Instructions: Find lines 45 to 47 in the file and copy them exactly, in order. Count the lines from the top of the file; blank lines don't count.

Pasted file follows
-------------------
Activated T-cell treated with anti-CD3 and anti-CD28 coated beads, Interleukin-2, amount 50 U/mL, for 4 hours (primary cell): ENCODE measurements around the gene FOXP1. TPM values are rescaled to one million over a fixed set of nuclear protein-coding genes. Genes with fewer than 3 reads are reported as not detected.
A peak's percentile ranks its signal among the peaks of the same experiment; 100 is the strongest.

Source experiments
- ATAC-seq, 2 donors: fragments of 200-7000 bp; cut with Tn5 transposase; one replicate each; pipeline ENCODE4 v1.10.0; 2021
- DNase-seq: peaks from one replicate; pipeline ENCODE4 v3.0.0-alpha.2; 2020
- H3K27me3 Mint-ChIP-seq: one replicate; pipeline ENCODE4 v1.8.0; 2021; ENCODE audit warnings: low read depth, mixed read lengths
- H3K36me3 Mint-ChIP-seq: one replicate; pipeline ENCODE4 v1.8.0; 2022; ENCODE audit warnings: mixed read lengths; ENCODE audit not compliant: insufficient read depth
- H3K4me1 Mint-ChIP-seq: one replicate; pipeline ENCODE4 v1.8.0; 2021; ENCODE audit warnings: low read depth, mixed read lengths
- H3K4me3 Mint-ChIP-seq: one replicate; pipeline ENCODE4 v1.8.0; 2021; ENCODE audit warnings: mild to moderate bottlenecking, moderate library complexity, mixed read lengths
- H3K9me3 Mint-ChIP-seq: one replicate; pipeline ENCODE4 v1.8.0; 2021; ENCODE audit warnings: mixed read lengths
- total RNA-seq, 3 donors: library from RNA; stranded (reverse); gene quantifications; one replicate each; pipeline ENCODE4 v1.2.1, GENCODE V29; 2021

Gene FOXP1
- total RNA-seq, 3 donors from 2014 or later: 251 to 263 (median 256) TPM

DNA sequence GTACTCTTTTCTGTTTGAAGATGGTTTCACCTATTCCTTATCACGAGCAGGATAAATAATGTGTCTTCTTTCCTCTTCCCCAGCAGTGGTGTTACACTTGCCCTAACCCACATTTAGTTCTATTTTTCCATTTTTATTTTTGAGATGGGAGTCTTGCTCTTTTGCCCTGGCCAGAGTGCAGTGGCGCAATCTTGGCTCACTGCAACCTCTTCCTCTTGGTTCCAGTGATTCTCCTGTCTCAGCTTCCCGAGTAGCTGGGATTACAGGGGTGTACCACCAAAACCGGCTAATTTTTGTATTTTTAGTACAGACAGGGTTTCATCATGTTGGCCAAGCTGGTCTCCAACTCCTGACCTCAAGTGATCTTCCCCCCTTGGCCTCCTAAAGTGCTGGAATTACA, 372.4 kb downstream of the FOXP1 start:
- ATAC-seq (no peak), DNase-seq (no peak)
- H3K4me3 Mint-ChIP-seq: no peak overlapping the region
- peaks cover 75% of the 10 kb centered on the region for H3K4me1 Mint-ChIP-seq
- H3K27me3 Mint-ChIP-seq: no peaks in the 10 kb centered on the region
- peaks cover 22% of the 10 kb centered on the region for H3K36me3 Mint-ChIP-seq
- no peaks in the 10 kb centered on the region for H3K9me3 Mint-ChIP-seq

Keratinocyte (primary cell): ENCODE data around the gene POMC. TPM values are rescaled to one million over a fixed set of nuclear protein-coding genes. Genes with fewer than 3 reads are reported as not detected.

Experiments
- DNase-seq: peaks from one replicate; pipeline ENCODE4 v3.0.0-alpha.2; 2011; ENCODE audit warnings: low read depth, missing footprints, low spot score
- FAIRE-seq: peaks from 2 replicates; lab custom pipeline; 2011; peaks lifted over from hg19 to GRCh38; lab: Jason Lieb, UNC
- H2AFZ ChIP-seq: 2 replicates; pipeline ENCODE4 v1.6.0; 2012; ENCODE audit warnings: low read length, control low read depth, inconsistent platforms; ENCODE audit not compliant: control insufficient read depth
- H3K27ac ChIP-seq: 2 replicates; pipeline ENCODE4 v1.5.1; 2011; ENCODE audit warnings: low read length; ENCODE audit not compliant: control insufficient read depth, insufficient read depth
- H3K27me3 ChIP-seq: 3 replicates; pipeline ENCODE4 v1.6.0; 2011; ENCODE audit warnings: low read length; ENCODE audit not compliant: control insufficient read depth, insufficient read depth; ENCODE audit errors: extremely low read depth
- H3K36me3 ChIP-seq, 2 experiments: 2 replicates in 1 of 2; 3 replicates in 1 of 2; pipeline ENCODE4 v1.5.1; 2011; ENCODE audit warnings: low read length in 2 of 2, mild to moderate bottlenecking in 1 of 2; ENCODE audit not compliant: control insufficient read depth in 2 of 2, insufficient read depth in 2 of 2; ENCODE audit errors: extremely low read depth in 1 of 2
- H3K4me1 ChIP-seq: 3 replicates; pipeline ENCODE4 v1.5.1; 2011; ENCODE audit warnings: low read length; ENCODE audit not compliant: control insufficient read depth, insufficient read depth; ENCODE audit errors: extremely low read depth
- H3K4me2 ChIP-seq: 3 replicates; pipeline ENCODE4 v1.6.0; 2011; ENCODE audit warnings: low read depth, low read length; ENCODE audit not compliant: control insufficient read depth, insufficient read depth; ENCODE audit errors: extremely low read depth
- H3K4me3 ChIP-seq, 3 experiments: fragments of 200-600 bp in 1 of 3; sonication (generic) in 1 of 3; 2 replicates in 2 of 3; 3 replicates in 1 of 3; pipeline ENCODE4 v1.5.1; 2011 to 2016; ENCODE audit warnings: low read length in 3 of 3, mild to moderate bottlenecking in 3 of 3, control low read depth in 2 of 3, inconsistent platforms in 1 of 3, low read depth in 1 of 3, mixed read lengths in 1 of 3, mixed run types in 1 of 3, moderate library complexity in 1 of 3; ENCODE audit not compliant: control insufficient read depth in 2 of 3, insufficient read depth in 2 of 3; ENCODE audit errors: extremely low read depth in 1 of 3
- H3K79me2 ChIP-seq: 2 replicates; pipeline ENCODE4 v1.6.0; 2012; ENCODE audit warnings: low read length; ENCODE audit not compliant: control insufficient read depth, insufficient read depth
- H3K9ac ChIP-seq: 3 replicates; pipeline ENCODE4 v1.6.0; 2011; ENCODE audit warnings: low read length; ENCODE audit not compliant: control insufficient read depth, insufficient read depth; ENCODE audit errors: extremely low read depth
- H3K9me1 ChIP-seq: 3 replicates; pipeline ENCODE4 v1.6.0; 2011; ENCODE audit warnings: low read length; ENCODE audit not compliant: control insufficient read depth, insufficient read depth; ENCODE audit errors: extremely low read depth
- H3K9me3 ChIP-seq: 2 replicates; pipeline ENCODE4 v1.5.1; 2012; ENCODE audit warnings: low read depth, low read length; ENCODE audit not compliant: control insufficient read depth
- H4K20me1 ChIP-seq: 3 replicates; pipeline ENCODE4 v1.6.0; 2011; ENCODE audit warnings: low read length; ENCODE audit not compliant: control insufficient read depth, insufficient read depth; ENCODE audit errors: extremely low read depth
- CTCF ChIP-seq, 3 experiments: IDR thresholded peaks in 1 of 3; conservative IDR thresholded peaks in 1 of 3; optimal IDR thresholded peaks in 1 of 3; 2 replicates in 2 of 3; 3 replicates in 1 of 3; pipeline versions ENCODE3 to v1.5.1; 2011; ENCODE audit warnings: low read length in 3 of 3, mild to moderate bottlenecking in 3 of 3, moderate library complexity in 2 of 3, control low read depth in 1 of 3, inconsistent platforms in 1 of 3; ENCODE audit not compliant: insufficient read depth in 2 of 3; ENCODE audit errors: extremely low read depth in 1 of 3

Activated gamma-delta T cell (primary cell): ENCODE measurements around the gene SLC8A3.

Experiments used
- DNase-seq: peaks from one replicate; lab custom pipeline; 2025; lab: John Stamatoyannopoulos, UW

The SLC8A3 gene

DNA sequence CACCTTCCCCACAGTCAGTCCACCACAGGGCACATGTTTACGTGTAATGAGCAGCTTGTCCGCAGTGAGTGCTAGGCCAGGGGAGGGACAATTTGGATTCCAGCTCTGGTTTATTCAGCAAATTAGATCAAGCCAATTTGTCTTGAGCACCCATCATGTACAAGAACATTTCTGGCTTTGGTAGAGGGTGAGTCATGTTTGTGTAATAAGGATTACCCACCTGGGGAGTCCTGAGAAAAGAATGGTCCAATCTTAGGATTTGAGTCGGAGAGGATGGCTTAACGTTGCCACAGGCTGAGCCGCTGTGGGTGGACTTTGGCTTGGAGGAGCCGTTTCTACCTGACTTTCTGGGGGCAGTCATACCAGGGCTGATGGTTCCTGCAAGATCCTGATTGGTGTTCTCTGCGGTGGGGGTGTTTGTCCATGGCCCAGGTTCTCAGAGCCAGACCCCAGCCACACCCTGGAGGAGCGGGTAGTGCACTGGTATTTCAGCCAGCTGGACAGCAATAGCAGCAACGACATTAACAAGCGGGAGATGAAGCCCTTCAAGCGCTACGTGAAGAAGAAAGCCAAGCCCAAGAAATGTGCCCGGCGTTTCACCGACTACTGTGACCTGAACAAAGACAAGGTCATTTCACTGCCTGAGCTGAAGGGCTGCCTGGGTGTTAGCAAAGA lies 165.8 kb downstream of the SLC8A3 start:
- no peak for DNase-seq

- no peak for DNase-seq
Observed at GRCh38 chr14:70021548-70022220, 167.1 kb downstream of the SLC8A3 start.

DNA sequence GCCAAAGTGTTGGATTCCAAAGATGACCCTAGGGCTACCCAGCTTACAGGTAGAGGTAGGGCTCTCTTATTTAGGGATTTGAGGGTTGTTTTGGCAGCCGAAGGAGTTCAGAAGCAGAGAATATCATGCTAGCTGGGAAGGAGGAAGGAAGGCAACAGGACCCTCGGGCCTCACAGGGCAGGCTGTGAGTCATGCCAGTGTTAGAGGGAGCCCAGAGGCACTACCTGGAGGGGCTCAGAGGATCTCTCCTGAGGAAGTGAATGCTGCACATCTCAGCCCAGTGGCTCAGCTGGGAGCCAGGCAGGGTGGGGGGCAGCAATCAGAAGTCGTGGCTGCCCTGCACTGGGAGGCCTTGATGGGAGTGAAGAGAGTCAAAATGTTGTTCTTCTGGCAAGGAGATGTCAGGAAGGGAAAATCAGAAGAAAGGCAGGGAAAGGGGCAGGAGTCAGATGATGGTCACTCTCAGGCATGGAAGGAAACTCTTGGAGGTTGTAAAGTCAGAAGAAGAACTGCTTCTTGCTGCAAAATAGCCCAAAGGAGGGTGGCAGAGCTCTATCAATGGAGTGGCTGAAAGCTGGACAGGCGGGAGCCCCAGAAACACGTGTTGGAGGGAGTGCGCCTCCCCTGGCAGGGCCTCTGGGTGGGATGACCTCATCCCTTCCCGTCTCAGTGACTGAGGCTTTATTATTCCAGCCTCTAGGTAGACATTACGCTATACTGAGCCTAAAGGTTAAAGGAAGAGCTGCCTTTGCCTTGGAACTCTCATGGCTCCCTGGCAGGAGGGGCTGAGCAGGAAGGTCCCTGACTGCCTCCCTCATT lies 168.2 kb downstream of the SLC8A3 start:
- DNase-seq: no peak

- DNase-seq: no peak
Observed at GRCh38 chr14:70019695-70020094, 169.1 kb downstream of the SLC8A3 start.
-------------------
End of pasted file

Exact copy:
Observed at GRCh38 chr14:70021548-70022220, 167.1 kb downstream of the SLC8A3 start.

DNA sequence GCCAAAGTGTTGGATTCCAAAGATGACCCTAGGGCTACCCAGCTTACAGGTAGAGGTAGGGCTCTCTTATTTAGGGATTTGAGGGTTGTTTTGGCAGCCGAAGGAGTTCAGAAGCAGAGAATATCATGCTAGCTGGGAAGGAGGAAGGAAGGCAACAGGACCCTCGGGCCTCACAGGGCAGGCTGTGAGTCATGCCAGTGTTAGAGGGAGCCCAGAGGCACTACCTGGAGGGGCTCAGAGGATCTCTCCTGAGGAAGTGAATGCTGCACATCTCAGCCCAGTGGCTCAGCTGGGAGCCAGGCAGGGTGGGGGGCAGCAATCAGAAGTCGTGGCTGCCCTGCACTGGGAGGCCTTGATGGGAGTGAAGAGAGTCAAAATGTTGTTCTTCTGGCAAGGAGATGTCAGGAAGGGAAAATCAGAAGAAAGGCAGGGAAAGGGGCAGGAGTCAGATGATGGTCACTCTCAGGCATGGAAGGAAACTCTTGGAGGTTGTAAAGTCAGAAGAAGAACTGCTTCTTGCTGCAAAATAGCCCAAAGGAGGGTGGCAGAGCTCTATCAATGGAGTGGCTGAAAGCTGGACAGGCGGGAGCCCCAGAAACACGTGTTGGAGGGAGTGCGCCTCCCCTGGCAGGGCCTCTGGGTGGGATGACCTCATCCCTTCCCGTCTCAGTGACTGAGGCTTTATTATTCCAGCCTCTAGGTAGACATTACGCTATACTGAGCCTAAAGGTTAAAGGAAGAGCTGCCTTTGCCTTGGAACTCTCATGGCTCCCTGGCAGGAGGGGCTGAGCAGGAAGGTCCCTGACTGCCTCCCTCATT lies 168.2 kb downstream of the SLC8A3 start:
- DNase-seq: no peak